Helsinki cathedral

Why Finland Is the Happiest Country Again in 2024

Finland has been crowned the happiest country in the world for an impressive seventh consecutive year, according to the latest World Happiness Report released on 20 March 2024.

The nation’s capital, Helsinki, is at the heart of this joy, with the city’s mayor and residents eager to share their happiness hacks with the world. They extend an invitation to global visitors to come to Helsinki in June 2024 and discover the keys to their contentment.

Experts use responses from people in more than 140 nations to rank the world’s ‘happiest’ countries.

We’re curious to hear your thoughts! What makes you happy, and how do you think your city compares to Helsinki in terms of fostering happiness? Share your personal happiness hacks, experiences, or any insights you might have about living joyfully in the comments section below. Let’s inspire each other with ideas and stories that could make our lives and communities brighter.

The top ten world’s happiest countries are as follows: Finland, Denmark, Iceland, Sweden, Israel, the Netherlands, Norway, Luxembourg, Switzerland, and Australia. More details are below.

Finland tops the overall list for the seventh successive year, though there is considerable movement elsewhere:

  • Serbia (37th) and Bulgaria (81st) have had the biggest increases in average life evaluation scores since they were first measured by the Gallup World Poll in 2013, and this is reflected in climbs up the rankings between World Happiness Report 2013 and this 2024 edition of 69 places for Serbia and 63 places for Bulgaria.
  • The next two countries showing the largest increases in life evaluations are Latvia (46th) and Congo (Brazzaville) (89th), with rank increases of 44 and 40 places, respectively, between 2013 and 2024.

Significantly, the United States of America (23rd) has fallen out of the top 20 for the first time since the World Happiness Report was first published in 2012, driven by a large drop in the wellbeing of Americans under 30. Afghanistan remains bottom of the overall rankings as the world’s ‘unhappiest’ nation.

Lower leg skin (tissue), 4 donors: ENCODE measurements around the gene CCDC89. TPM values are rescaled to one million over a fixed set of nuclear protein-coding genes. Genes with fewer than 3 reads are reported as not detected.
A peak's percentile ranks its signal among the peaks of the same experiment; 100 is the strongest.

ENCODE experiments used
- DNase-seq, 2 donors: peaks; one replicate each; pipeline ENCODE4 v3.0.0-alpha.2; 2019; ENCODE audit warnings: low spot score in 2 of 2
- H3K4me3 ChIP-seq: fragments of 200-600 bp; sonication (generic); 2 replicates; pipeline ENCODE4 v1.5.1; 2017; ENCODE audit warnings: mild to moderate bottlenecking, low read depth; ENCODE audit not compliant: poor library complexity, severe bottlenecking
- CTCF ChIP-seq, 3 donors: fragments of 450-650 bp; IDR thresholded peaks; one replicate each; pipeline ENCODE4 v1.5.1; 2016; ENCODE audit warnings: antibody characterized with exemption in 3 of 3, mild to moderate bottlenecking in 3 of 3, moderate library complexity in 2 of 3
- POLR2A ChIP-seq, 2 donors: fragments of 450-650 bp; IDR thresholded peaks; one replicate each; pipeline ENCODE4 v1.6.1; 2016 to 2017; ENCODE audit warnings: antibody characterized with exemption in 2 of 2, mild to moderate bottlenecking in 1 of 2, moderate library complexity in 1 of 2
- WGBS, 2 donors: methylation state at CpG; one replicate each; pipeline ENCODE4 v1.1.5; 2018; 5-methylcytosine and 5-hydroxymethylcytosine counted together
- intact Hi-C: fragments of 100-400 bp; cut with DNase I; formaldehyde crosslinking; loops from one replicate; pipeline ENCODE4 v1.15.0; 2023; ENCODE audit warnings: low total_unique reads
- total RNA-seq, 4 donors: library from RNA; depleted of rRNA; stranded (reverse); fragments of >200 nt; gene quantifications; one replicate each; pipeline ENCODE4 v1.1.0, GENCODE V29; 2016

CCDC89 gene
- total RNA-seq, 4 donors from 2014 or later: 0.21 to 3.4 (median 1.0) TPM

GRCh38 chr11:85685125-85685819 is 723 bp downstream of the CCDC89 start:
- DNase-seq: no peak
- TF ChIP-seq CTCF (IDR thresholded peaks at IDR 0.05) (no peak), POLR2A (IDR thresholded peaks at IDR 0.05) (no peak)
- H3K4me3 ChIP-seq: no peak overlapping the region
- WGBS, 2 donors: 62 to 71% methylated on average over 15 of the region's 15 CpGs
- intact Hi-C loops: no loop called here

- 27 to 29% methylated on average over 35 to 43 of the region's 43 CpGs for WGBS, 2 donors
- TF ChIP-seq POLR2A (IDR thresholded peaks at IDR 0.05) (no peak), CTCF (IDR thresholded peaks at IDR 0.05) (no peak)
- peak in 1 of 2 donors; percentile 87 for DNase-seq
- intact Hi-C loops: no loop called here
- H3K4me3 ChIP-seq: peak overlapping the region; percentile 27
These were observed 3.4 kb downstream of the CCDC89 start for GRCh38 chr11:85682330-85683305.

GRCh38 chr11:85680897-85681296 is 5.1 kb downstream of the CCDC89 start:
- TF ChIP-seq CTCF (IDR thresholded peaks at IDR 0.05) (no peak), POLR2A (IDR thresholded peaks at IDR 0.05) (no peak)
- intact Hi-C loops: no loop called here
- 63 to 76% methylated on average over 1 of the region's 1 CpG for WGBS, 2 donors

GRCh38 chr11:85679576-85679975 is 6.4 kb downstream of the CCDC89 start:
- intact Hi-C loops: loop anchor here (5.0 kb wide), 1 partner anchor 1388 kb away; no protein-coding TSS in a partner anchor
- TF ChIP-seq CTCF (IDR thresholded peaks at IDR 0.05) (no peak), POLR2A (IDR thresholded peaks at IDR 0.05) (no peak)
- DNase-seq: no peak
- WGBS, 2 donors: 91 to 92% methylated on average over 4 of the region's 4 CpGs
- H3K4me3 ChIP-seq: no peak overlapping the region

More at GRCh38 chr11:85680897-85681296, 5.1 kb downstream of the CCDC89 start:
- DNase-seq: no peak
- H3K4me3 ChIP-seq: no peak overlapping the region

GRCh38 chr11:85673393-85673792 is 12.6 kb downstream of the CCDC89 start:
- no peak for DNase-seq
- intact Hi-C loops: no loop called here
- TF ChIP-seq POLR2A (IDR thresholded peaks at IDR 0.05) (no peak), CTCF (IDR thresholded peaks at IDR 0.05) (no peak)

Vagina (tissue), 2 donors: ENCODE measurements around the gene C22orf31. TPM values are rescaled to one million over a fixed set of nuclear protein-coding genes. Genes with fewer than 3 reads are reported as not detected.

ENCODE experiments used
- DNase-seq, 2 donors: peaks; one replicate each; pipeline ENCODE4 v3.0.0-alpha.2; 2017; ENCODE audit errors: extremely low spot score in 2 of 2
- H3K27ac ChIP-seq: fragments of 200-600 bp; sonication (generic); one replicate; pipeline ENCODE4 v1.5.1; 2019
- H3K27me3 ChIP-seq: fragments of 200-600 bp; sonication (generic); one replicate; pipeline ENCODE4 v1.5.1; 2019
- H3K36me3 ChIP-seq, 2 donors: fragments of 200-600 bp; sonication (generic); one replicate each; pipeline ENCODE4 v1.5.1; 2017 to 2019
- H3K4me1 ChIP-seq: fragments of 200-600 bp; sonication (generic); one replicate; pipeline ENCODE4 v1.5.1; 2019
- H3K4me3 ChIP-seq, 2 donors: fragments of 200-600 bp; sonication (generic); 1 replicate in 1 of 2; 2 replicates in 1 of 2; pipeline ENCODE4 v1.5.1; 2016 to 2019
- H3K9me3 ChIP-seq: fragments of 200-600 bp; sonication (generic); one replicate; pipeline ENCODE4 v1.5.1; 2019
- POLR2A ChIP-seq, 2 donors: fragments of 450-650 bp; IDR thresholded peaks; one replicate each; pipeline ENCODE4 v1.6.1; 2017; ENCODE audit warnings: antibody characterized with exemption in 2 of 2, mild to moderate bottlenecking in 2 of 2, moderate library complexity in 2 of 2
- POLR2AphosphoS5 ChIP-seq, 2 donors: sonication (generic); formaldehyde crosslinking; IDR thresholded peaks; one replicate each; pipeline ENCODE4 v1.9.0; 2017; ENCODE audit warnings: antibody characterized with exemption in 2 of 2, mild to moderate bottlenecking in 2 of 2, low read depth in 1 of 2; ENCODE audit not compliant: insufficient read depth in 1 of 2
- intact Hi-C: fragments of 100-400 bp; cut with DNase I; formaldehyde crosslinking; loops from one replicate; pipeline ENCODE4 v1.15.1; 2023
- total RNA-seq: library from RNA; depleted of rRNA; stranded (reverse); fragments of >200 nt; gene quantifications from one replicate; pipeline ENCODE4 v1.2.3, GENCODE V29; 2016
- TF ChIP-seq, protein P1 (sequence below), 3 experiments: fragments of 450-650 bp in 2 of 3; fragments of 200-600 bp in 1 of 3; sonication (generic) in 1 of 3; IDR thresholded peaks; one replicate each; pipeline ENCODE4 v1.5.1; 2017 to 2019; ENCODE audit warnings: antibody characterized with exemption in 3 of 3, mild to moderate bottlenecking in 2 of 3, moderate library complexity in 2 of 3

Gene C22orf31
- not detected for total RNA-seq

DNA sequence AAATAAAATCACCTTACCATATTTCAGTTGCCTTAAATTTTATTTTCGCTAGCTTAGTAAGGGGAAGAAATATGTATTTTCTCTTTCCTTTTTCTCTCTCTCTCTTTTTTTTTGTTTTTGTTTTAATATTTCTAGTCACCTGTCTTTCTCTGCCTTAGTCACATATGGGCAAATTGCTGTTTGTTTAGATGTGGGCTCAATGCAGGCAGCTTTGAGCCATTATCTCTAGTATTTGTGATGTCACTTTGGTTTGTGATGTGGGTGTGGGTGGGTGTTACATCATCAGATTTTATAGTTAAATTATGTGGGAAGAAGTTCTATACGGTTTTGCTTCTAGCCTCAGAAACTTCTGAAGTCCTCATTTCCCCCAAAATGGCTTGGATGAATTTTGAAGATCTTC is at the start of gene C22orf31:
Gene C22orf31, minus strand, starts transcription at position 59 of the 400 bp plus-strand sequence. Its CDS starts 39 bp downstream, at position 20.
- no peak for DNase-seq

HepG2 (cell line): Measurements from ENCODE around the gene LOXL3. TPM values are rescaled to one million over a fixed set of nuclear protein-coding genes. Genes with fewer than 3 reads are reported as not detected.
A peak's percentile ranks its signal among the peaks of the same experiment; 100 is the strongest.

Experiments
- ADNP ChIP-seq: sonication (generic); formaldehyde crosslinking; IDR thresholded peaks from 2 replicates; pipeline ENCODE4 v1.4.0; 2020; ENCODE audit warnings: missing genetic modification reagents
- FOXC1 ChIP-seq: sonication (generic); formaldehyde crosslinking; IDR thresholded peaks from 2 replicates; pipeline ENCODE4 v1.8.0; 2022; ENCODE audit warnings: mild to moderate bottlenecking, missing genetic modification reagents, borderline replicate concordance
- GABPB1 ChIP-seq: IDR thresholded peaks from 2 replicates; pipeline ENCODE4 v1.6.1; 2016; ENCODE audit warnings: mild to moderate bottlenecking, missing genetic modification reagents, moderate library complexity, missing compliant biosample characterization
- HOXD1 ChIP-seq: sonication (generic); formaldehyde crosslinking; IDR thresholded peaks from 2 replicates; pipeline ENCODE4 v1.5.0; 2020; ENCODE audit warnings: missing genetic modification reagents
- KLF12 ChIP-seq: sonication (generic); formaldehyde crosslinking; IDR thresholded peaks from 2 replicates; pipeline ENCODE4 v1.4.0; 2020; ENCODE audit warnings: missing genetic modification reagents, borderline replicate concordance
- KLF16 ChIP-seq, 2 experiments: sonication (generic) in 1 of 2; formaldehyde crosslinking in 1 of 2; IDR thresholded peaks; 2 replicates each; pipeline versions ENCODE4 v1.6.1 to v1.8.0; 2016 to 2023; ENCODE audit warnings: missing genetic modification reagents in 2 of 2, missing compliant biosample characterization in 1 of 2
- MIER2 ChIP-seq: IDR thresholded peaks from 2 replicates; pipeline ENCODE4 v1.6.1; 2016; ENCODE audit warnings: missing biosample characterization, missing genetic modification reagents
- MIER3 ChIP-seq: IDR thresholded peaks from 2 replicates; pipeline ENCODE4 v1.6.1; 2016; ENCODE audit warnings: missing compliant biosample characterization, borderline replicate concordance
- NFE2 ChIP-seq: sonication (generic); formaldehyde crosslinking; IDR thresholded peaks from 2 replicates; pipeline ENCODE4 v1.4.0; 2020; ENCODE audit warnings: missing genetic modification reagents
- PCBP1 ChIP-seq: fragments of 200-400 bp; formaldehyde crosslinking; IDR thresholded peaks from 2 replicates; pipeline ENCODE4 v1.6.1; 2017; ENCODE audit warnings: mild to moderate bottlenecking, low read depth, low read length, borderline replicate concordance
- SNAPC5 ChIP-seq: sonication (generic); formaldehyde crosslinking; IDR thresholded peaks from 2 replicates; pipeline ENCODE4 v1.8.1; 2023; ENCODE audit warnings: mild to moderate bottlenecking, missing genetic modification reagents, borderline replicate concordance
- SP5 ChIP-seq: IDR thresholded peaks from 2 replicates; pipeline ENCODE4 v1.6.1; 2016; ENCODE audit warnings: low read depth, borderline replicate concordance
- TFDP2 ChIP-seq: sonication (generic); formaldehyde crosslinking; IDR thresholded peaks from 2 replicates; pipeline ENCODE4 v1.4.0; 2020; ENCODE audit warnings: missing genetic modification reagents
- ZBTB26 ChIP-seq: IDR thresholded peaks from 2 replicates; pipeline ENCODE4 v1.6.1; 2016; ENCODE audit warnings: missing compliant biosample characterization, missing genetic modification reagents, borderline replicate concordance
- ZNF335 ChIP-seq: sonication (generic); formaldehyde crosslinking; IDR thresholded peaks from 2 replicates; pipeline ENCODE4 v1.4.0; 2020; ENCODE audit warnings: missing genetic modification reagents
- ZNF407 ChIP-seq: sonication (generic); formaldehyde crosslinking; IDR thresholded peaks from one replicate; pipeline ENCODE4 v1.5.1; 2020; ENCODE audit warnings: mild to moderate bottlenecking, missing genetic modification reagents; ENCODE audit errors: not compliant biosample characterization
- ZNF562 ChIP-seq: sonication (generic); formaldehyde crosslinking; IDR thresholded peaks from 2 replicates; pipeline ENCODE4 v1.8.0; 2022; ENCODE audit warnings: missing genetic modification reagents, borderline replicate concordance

This year’s World Happiness Report highlights Finland’s across-the-board happiness, scoring high marks among all age groups. The report emphasizes happiness throughout different stages of life, showcasing Finland’s commitment to well-being for the young, old, and everyone in between.

Finland’s happiness is deeply integrated into its society, where cities and municipalities, including Helsinki, play a crucial role in providing essential everyday services. From daycare and education to healthcare, these services contribute significantly to the well-being of residents at every stage of life.

Helsinki’s Mayor, Juhana Vartiainen, points out the city’s investment in the future and well-being of its residents. Initiatives like the forthcoming Museum of Architecture and Design highlight the city’s commitment to enriching residents’ lives with culture and nature.

Helsinki’s efficient public transport system stands out as a major happiness factor, enabling easy access to the city’s abundant sources of joy. According to a survey, an overwhelming majority of Helsinki residents express satisfaction with their lives, attributing this to the city’s cultural offerings, safety, green spaces, and the proximity to the sea.

The everyday pleasures of life in Helsinki, such as enjoying ice cream by the seaside, sauna visits, and exploring the city’s cultural scene, are fundamental to the locals’ happiness. These simple joys contribute to a high quality of life in the Finnish capital.

The city’s multicultural vibe and welcoming attitude towards tourists are celebrated through the Helsinki Happiness Hacks campaign. This initiative invites international visitors to experience local happiness practices firsthand, with local happiness hackers sharing their personal tips.

Lena Salmi, a 70-year-old skateboarder and one of the happiness hackers, embodies Helsinki’s spirit of freedom and community. Her year-round sea swimming and skateboarding are testaments to the unique joy found in Helsinki’s lifestyle.

 

Newsletter subscription

Sign up to receive FTNnews Newsletter

Subscribe to get the latest travel news by email

We don’t spam! Read our privacy policy for more info.

 

 
0 0 votes
Article Rating
Subscribe
Notify of
guest
0 Comments
Inline Feedbacks
View all comments
0
Would love your thoughts, please comment.x
()
x
Scroll to Top